Repayment of Medicaid under Iowa's Estate Recovery Law
General: Iowa’s Estate Recovery law requires the State of Iowa to be reimbursed from the estate of a person who has received benefits under certain Medicaid programs. It applies to some people under the age of 55 who are residents of long-term care facilities. It also applies to people who are 55 years of age or older who receive certain other types of Medicaid benefits, including the Elderly Waiver and other Medicaid waiver programs, the Medically Needy program, the Iowa Health and Wellness program (and its predecessor program IowaCare).
Your estate includes any property you own at your death, including real estate, bank accounts, excess funds in a burial trust, and interests in trusts. The Estate Recovery law also applies to property you own as joint tenants with another person, life estates and annuities. The law does not apply to proceeds of life insurance policies that are paid to someone other than your estate.
The Estate Recovery law allows certain expenses to be paid. Assets can be used to pay the cost of administering your estate, reasonable funeral and burial expenses, reasonable and necessary medical expenses of your last illness, and taxes having preference over other debts. Remaining assets must be used to reimburse the state for expenses paid by Medicaid.
Waiver and Deferral: Repayment of Medicaid benefits is waived if repayment would reduce the amount received from your estate by a surviving spouse, or by a surviving child who is under age 21, blind, or permanently and totally disabled at the time of your death. If repayment is waived because of a surviving spouse or child who is blind or disabled, then repayment of the Medicaid benefits is due at the time of the death of the spouse or child, to the extent that the spouse or child inherited assets from you. Repayment can also be waived if it would cause an undue hardship because of limited income and assets.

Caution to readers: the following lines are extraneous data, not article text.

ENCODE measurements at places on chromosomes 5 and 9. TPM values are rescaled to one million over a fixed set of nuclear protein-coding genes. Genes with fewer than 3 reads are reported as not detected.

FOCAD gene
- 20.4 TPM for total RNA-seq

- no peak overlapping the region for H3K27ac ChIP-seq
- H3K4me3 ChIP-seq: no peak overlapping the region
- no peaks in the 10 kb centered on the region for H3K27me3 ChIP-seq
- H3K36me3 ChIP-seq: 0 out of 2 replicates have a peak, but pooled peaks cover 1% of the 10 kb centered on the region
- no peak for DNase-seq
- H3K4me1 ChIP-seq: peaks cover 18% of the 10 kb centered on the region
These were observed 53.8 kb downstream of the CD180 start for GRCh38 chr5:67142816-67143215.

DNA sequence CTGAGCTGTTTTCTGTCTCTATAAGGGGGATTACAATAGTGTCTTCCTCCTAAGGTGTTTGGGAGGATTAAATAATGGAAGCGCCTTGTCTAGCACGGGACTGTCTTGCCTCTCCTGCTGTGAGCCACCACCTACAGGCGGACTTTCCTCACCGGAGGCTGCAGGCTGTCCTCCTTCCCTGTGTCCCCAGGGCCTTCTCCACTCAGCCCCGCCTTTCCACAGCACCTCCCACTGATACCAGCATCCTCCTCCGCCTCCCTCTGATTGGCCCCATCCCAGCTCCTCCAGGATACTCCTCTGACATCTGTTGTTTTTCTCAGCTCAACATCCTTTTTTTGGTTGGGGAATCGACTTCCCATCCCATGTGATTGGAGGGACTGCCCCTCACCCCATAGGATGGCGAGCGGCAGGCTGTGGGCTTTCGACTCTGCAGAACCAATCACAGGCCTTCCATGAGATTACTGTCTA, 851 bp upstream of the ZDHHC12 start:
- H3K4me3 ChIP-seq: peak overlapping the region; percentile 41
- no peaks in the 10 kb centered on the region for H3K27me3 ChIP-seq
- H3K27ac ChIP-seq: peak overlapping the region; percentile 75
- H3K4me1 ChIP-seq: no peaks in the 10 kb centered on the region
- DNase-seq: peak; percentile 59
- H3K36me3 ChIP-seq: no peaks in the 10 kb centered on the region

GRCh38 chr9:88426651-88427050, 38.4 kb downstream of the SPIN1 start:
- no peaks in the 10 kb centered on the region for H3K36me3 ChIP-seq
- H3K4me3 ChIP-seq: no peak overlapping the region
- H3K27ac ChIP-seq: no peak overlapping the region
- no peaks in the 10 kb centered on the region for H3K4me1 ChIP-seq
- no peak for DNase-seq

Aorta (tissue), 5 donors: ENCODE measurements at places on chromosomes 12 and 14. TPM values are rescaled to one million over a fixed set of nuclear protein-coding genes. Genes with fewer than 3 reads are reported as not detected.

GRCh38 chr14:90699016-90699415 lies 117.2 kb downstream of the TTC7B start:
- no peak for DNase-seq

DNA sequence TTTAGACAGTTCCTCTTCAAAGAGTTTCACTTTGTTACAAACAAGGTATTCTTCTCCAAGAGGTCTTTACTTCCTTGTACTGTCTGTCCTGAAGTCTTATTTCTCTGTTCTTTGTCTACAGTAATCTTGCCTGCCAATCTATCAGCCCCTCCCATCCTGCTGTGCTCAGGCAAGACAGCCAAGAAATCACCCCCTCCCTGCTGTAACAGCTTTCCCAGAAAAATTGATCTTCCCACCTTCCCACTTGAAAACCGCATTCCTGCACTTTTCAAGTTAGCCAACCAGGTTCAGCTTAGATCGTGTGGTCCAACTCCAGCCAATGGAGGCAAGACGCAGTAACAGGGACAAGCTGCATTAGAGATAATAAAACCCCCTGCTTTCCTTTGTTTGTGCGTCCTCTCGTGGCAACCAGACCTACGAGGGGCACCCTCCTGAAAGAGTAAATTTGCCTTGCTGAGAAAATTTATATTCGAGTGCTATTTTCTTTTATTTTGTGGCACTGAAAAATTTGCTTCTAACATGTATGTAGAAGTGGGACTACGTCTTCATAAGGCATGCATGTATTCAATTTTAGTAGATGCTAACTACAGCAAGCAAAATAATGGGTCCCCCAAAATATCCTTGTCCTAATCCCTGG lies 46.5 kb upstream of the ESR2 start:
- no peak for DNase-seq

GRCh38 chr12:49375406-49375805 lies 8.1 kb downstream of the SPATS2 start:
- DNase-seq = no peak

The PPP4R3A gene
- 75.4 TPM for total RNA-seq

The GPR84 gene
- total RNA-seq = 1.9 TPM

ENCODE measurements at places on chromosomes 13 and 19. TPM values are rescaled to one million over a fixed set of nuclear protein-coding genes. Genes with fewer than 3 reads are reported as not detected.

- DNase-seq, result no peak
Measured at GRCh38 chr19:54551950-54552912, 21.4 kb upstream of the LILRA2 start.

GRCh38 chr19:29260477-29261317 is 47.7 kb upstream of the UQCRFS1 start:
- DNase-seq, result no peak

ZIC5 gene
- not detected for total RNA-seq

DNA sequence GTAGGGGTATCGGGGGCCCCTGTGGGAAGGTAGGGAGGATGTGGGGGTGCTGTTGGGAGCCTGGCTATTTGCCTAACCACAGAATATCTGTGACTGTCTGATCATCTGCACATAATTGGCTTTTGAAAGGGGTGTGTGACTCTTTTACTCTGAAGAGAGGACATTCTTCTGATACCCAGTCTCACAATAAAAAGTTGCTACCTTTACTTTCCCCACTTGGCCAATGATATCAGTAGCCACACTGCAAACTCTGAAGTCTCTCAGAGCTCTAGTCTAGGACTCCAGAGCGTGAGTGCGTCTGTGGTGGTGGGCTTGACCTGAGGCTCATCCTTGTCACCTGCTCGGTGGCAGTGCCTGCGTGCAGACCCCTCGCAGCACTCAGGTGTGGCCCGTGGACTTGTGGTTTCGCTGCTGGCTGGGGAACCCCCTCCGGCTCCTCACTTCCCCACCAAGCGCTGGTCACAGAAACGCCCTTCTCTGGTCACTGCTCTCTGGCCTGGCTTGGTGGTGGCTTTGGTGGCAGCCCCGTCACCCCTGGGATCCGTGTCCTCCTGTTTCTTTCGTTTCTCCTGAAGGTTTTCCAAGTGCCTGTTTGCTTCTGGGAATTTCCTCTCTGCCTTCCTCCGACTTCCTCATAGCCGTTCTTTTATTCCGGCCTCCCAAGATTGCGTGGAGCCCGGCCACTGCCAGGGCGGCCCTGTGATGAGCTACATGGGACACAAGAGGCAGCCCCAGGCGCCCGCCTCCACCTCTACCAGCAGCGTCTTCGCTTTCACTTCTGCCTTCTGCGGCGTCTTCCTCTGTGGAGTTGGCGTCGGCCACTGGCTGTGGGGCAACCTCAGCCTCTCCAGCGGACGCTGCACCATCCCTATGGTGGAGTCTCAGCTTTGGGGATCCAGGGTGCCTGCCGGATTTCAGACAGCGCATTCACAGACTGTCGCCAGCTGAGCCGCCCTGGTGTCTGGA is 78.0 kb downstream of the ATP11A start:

In a married couple where only one spouse is on Medicaid, Estate Recovery often can be avoided by making sure all assets in the name of the spouse receiving Medicaid are transferred into the name of the community spouse. These transfers should include the transfer of exempt assets, like your home and car, so that the Medicaid recipient does not own anything at death. The community spouse should also revise his or her will so that if he or she dies before the Medicaid recipient, Medicaid eligibility would be less affected. Finally, since a person receiving Medicaid benefits is required to claim a portion of his or her spouse’s estate if the spouse dies, the community spouse may want to put assets in a trust or in investments that are not affected by this requirement, such as life insurance and investment accounts that have beneficiaries.
The executor or the personal representative of the Medicaid recipient, and the administrator of a nursing facility or other long-term care facility, are required to report the death of a Medicaid recipient to the DHS within ten days of the date of death. The personal representative or executor of the recipient’s estate will have personal liability for the Medicaid debt if funds that are subject to being repaid to the state for Medicaid are instead disbursed in some other manner.
The rules for qualifying for Medicaid are often complex and confusing. You may call the Legal Hotline for Older Iowans at 1-800-992-8161 if you have questions or would like more information about Medicaid eligibility.
Iowa Legal Aid provides help to low-income Iowans.
To apply for help from Iowa Legal Aid:
- Call 800-532-1275.
- Iowans age 60 and over, call 800-992-8161.
- Apply online at iowalegalaid.org
If Iowa Legal Aid cannot help, look for an attorney on “Find A Lawyer” A private attorney there can talk with you for a fee of $25 for 30 minutes of legal advice.
*As you read this information, remember this article is not a substitute for legal advice.